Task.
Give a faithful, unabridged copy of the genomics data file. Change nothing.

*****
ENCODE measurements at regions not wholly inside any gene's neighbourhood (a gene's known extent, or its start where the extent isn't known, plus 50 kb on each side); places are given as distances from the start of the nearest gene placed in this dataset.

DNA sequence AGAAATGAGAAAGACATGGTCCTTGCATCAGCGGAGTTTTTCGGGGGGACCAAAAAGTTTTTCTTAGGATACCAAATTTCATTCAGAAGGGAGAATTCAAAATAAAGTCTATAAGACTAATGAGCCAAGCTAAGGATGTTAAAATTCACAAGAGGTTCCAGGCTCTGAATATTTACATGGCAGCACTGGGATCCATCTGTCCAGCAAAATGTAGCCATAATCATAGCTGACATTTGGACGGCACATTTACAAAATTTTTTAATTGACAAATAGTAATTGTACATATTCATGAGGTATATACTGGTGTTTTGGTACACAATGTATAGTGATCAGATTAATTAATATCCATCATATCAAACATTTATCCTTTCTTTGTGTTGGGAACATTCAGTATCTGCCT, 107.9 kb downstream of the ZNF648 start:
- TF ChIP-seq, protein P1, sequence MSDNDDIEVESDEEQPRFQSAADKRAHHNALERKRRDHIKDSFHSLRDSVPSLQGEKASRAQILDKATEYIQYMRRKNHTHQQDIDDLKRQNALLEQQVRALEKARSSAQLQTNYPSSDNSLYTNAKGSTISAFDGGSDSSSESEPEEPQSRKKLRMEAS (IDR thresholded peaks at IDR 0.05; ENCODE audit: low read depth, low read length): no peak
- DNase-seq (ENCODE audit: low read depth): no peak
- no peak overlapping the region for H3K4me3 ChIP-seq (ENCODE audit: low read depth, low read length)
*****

ENCODE measurements at regions not wholly inside any gene's neighbourhood (a gene's known extent, or its start where the extent isn't known, plus 50 kb on each side); places are given as distances from the start of the nearest gene placed in this dataset.

DNA sequence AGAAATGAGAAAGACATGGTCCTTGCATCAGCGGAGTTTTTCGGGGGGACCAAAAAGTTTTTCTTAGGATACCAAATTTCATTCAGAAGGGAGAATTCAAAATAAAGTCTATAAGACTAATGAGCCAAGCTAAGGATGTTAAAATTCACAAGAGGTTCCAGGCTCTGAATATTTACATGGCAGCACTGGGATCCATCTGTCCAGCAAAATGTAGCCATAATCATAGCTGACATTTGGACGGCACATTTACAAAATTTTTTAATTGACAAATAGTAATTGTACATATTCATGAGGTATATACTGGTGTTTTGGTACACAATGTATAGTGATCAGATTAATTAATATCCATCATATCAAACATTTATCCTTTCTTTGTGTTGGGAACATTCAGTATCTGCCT, 107.9 kb downstream of the ZNF648 start:
- TF ChIP-seq, protein P1, sequence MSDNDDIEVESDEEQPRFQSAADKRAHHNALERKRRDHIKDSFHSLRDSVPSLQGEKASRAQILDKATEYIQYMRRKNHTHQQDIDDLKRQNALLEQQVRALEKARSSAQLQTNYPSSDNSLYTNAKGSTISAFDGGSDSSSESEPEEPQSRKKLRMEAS (IDR thresholded peaks at IDR 0.05; ENCODE audit: low read depth, low read length): no peak
- DNase-seq (ENCODE audit: low read depth): no peak
- no peak overlapping the region for H3K4me3 ChIP-seq (ENCODE audit: low read depth, low read length)